reviewed by Chris Matei
A question for you, dear reader: what is the “west coast sound?” Is it the sound of acoustic guitars gathered around a beach bonfire? The sound of a high-def camera zooming over a lush Pacific treescape, IMAX-style? The immensely varied, college-tested alternative-pop stylings that sit on spectra from baroque to intellectual to brash to experimental?
Towers and Trees certainly have a geographic claim to being standard-bearers for the archetype. The band hails from Victoria, BC, and their latest record, the almost redundantly titled The West Coast, was produced in the misty island nook of Nanoose Bay by local Alex Aligizakis, whose work with bands like We Hunt Buffalo and Bend Sinister has found much critical acclaim in the province’s music scene.
And to be sure, West Coast is a fantastic-sounding record. There’s a cinematic sense of scope and scale to much of the album, a bright and clear energy that comes through in the drawling country-rock melodies, rich acoustic guitars, smooth vocals and wide open rock drum sounds, the compelling use of arpeggios and chord shifts to create motion, and the way each song’s chorus seems to arrive with the invigorating swell and impact of a crashing whitecap. There are stylistic nods to everything from Big Wreck to Dire Straits to John Butler Trio to John Mayer to Jack Johnson, especially in the diverse guitar arrangements. Harmonies on songs like “West Coast Man” and “We’re Not Islands” shimmer and intertwine with genuine intimacy.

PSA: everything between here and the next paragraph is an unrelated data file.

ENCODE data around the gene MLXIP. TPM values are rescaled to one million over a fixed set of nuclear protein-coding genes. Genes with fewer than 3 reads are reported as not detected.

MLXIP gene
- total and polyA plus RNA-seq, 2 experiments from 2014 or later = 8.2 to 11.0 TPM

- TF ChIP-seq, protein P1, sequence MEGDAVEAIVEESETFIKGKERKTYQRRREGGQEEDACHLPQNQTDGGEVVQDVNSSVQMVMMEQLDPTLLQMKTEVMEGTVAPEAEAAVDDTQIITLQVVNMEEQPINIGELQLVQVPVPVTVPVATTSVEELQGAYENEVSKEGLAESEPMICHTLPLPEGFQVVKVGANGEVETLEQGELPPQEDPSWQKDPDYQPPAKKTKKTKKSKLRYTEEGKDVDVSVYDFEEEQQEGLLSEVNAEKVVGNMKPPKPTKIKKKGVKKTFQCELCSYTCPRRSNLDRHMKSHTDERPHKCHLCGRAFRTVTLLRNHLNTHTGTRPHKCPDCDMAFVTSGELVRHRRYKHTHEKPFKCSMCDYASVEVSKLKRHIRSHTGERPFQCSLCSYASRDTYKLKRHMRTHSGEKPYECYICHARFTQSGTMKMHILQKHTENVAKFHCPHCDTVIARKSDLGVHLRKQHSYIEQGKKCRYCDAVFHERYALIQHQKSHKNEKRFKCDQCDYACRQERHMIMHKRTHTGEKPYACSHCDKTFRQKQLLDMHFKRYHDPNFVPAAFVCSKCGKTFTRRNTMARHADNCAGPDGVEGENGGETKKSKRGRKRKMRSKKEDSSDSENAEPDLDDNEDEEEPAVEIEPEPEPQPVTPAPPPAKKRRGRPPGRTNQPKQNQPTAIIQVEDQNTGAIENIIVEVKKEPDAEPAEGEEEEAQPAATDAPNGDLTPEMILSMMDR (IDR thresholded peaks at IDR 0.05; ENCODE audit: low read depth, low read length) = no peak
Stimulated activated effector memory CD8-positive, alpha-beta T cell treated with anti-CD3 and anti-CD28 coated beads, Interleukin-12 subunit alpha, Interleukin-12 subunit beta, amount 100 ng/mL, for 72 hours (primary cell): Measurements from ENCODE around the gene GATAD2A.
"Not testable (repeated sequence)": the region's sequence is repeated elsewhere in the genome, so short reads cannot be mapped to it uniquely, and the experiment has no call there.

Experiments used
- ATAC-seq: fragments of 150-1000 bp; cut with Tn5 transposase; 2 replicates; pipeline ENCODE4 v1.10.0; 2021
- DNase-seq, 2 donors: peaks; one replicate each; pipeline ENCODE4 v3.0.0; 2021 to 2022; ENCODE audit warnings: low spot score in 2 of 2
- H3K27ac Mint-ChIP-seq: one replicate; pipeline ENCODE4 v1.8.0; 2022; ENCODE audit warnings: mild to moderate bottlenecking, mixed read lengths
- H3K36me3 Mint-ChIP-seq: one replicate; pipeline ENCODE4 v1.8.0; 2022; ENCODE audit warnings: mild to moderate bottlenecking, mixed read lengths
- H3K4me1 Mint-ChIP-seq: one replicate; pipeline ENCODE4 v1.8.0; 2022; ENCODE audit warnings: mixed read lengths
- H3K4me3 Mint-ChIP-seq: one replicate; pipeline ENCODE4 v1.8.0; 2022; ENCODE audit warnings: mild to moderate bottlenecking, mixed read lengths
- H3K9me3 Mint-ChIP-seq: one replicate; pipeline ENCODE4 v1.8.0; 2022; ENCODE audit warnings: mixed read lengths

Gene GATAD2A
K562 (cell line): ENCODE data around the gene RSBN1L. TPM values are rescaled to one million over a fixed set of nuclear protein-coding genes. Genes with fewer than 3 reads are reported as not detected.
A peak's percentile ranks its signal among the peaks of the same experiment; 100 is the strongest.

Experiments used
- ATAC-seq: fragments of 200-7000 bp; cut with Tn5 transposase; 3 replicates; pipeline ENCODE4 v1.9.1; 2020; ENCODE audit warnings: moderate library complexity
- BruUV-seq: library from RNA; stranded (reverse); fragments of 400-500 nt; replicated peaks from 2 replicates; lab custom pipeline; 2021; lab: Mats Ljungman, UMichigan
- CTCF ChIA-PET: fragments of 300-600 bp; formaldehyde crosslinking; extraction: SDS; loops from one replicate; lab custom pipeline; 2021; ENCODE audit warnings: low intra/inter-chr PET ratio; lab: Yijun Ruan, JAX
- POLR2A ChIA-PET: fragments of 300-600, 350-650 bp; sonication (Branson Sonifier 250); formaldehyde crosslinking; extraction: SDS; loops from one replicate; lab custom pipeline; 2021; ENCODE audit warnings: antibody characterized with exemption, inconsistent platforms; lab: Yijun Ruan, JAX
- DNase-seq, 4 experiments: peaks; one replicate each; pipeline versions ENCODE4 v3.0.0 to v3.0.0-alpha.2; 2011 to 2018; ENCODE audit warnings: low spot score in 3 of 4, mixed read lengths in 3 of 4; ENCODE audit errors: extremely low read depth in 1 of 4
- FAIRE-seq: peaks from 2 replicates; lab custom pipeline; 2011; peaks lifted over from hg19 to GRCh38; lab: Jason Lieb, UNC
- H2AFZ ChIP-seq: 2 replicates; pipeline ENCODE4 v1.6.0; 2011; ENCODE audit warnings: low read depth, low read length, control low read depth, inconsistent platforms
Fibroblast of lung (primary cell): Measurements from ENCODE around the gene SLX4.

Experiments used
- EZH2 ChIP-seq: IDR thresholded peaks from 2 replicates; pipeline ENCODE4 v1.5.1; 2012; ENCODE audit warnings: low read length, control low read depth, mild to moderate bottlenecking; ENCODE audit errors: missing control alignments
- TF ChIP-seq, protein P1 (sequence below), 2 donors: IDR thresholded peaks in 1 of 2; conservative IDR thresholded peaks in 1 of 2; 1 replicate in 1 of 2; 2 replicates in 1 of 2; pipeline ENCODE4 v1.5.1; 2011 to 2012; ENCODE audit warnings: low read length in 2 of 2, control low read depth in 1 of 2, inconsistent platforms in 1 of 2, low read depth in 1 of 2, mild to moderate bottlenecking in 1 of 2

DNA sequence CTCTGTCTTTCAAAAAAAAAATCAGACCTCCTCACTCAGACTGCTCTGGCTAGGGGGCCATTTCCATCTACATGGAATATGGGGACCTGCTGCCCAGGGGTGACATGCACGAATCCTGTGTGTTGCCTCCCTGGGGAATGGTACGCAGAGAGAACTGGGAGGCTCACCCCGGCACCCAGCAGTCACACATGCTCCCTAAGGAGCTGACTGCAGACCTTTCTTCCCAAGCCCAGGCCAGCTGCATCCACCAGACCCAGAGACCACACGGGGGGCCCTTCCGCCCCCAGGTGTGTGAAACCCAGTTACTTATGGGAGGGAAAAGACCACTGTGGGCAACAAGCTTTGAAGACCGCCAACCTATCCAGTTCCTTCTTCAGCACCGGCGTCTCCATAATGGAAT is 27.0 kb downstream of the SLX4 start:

That being said, what The West Coast does so well in terms of its sonic construction, it undoes, to a certain extent, with its approach to theme and feel. There are not one but two songs that remind us exactly where we’re supposed to be on this record – the aforementioned “West Coast Man” and “West Coast / Tide II.” Frontman Adrian Chalifour has constructed such a panoply of metaphors about waves and mountains, crossings and islands, tides and so on, that the record soon feels as though it leans too hard on a particular free-spirited, rockin’ yet wholesome set of lyrical and musical tropes that it believes ought to define “coastalness.” Songs that initially inspire awe by soaring into huge choruses and whoa-ing uplifts on the album’s first few tracks become predictable by mid-record, only to trade off for a few earnest meet-cute ballads with little in the way of substance.
There are songs that make for notable exceptions to this observation: they often correlate with the moments that Chalifour and his band decide to strip their style down and introduce subtle organic elements to the front of the mix. “Bad Heart” gets hugely appealing mileage from a dark, lovely, smokey groove, and album closer “Hearts on Fire” lets him and vocalist Andrea Lubberts trade genuinely moving lines over a beautiful duet of piano and cello. For such a sonically appealing record that positively drips with production values and careful attention to detail, The West Coast succeeds only when it lets listeners travel further into the deep woods than the postcard-perfect version of its aesthetic might suggest.
Top Tracks: “Hearts on Fire,” “Bad Heart,” “FREE”
Rating: Strong Hoot (Good)